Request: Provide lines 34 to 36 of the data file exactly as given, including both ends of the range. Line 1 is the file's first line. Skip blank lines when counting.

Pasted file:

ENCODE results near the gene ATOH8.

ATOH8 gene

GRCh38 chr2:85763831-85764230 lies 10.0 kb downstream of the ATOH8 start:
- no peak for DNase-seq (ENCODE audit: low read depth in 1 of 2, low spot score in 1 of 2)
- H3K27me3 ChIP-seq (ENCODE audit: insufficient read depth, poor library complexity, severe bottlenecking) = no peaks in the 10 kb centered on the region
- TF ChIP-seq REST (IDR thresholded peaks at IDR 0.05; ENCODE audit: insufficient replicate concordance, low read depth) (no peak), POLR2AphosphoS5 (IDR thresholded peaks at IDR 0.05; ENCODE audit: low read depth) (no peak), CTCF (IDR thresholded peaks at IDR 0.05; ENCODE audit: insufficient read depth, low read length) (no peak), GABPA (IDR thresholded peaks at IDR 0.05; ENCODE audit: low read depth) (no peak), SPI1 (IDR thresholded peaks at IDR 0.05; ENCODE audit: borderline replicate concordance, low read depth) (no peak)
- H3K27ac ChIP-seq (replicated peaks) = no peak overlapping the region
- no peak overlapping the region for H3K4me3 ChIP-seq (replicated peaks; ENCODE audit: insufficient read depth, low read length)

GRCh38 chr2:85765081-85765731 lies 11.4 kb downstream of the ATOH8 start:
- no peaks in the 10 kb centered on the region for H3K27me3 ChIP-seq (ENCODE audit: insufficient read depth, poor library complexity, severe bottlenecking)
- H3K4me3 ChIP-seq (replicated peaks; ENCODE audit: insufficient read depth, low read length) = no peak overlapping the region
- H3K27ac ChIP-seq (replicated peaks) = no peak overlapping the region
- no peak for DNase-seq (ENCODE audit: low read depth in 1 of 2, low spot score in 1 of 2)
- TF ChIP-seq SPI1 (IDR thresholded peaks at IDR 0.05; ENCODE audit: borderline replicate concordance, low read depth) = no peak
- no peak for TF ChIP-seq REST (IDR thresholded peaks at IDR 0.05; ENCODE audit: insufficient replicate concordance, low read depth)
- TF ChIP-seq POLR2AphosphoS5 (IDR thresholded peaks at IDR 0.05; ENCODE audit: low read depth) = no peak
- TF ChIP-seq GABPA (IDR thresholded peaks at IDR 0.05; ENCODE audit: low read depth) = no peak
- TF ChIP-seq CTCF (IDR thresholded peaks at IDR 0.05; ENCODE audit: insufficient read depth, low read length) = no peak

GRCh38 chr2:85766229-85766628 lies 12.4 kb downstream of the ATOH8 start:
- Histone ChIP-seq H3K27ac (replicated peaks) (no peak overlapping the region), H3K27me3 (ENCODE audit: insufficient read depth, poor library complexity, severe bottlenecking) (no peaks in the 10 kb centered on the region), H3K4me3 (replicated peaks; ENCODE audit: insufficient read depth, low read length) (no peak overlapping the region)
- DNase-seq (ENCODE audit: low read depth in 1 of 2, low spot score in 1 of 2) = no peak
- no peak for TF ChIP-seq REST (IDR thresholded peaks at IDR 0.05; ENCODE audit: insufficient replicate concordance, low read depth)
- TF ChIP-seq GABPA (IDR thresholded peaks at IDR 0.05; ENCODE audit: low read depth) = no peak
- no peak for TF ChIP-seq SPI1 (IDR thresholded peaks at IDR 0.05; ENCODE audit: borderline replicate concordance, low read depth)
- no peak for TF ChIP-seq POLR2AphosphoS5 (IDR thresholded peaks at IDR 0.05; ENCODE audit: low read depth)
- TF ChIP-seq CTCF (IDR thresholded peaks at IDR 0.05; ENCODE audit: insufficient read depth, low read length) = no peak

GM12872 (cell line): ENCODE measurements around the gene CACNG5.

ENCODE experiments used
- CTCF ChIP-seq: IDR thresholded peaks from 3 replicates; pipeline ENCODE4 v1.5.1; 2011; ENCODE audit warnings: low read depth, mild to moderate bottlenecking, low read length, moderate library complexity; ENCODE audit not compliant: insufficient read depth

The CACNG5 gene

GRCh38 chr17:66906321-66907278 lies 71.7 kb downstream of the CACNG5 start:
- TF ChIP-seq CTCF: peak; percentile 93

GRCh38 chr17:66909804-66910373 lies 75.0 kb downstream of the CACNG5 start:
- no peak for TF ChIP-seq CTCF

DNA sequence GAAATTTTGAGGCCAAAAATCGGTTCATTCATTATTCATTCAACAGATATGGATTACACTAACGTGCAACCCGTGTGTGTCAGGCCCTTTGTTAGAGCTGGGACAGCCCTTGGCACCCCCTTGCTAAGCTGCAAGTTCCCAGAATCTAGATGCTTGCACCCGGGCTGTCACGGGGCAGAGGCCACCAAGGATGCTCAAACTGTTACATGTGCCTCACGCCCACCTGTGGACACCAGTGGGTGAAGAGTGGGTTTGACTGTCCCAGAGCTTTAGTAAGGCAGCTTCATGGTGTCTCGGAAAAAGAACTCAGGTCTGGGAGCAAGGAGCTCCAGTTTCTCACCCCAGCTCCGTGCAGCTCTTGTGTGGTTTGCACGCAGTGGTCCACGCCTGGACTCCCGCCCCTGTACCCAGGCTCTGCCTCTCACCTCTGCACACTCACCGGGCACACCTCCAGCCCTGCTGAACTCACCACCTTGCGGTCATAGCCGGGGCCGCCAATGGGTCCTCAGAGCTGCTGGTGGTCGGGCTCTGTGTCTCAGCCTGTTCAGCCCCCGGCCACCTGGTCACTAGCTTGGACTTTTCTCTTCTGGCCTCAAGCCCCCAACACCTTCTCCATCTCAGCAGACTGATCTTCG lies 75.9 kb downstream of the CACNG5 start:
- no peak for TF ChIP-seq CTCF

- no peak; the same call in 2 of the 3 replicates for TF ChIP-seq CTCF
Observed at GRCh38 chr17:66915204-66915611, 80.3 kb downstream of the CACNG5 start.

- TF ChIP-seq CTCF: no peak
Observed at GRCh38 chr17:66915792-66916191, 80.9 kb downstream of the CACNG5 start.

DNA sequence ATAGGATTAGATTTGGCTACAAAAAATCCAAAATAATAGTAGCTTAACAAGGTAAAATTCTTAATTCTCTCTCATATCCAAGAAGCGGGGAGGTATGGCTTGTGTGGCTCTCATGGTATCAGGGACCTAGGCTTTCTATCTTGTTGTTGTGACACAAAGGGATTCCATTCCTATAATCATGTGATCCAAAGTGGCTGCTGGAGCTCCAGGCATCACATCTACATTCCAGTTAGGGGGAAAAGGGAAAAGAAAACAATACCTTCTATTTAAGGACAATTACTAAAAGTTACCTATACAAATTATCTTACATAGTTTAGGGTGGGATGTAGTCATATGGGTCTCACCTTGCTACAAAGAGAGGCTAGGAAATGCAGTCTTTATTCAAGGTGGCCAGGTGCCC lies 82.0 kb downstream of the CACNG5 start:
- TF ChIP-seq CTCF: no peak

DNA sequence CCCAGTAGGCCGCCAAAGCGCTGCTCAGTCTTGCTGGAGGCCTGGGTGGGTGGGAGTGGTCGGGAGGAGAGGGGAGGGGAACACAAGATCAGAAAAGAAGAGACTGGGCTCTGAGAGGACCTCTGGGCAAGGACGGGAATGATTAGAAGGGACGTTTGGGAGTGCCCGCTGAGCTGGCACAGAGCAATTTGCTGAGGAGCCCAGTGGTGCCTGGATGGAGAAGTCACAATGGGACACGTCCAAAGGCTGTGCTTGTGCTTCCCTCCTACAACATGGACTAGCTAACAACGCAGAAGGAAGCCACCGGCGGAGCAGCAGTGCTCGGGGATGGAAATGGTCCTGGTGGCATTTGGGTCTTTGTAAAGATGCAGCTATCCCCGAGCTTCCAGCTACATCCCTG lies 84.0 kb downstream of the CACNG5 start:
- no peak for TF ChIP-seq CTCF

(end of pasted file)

- no peak for TF ChIP-seq CTCF

DNA sequence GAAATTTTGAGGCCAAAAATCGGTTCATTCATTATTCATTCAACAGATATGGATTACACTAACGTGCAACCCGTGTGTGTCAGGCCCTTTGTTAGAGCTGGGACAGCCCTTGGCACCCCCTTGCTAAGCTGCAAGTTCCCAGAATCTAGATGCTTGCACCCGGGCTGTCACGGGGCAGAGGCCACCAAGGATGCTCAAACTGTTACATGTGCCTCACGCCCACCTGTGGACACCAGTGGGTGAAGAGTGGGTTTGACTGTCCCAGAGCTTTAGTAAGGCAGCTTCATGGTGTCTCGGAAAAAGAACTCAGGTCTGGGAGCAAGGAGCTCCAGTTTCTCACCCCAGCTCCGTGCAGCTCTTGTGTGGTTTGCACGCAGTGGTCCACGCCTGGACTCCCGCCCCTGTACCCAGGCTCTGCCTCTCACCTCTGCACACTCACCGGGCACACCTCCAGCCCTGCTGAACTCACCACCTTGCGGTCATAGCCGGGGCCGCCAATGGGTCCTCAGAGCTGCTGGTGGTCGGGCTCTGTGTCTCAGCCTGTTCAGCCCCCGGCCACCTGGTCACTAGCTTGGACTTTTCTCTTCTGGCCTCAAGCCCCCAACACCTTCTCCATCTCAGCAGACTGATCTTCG lies 75.9 kb downstream of the CACNG5 start:
- no peak for TF ChIP-seq CTCF